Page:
By: Jordyn Hollenbeck, Transcript Correspondent
The horse-drawn carriage, the visit to Santa’s house and the popular tree lighting ceremony.
Every December, the Delaware community unites to celebrate the Christmas season.
On the first Friday of every month, a non-profit organization named Main Street Delaware hosts events to bring the community together. Some of the group’s events throughout the year have included “Celebrate Health with Friends”, “Picnic with the Cops” and “Chalk It Up.”
The most popular Friday event of the year has always been the December event according to the event’s photographer, John Holliger.
He refers to the event as a place to “learn to know our neighbors in a fun way,” Holliger said.
He spoke highly of this month’s event: the atmosphere is “revitalizing” with a constant “young attitude” and an air of positivity in all of the social interactions he sees.
“Everyone wants to contribute in town,” Holliger said, talking about the community leaders and townspeople alike.
Holliger has been taking pictures for the Main Street Delaware events for years; he explained how he now prepares for the December event, now that he has years of experience.
He has learned to pack two different cameras before making his way through the crowded streets—one on each hip—Holliger said, with several different kinds of lenses to capture the “uniting of community.”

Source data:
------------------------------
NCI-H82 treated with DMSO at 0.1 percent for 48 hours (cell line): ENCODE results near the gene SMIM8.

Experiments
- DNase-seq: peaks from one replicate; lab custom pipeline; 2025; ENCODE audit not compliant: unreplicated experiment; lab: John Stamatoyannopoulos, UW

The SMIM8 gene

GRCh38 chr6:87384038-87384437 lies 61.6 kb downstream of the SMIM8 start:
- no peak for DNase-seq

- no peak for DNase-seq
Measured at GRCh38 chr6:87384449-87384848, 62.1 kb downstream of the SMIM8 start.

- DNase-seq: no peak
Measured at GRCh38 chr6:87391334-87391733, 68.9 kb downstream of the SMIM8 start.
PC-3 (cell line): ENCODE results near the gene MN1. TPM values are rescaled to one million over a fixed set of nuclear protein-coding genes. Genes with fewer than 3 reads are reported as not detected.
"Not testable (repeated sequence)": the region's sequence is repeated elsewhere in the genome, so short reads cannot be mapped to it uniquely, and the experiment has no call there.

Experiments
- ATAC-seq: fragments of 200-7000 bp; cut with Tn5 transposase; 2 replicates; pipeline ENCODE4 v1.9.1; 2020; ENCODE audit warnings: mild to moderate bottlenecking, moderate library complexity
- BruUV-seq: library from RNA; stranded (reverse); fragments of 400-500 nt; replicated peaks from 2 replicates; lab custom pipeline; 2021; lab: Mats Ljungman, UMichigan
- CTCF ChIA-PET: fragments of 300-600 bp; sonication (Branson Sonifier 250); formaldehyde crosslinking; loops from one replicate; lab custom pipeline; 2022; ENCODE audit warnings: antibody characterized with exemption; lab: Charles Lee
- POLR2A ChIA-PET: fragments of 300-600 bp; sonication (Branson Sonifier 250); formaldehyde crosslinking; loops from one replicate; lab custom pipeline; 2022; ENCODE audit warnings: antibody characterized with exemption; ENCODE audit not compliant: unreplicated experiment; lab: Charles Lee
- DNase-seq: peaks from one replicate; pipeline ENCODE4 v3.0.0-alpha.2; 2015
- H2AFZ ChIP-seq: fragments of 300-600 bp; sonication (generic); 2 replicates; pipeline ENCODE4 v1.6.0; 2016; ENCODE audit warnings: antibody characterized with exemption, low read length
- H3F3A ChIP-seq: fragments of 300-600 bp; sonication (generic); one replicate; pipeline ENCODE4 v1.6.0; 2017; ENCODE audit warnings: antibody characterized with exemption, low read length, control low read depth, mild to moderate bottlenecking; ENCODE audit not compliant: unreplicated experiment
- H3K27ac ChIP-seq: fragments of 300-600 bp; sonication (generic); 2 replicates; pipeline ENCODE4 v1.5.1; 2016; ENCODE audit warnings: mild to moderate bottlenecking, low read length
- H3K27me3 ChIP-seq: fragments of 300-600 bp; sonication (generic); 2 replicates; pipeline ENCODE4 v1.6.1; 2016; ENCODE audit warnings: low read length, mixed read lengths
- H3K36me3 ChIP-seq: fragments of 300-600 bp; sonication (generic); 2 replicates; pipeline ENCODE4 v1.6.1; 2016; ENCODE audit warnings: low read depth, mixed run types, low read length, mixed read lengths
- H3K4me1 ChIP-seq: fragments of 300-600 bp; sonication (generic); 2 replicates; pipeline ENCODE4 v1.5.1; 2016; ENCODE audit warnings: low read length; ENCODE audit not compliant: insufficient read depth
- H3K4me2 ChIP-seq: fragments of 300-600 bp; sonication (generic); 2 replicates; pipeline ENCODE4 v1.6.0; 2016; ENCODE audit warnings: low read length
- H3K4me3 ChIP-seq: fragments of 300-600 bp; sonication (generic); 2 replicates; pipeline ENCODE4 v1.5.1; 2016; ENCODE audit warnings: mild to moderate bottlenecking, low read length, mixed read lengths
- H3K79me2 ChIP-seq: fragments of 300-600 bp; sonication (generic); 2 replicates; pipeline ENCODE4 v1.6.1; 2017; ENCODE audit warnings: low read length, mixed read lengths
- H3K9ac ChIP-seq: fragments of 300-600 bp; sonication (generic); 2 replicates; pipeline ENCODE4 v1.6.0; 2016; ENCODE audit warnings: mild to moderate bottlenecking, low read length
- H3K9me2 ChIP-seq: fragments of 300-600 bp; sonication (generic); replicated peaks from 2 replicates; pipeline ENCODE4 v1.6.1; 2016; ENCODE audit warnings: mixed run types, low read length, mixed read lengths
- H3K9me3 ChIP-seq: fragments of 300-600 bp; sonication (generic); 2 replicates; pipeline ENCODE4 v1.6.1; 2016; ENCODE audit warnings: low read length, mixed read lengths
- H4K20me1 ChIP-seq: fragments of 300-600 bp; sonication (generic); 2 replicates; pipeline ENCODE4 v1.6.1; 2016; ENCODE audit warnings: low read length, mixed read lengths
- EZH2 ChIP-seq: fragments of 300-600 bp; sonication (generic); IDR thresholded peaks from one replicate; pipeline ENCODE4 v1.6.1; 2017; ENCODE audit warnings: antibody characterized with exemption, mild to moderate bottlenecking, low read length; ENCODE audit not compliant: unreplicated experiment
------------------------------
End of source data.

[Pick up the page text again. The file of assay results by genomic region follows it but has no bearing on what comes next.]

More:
For the past couple of events, he has also dragged a 6-ft ladder behind him throughout the night; he does not want to miss any opportunities for good pictures, Holliger said.
During the monthly celebrations, local shops and restaurants must go through lots of preparation to make their businesses as inviting as they can for the newcomers. The majority of the shops utilize this event to advertise their business. Yet the preparation is not as exciting or easy as the actual festivities; one local restaurant owner described the confusion that the events often bring.
Richard Upton of J. Gumbo’s enjoys the events and likes bringing in local performers to play in his restaurant, he said, making it a good place to dine and to relax. It is not stressful, he said, but the days leading up to Friday can be fairly confusing.
Many of the businesses won’t know what blocks are shut down during the event and which ones will stay open until a couple days before, Upton said, and owners need to know if their business will be accessible to foot traffic—and exposure—or if they will be outside of the main festival area.
Despite this adversity during preparation, the Christmas First Friday event is one of the best, Upton said.
“There is always a giving feeling [in the community],” John Holliger said. “It is great being surrounded with feelings of generosity and gratitude for our town.”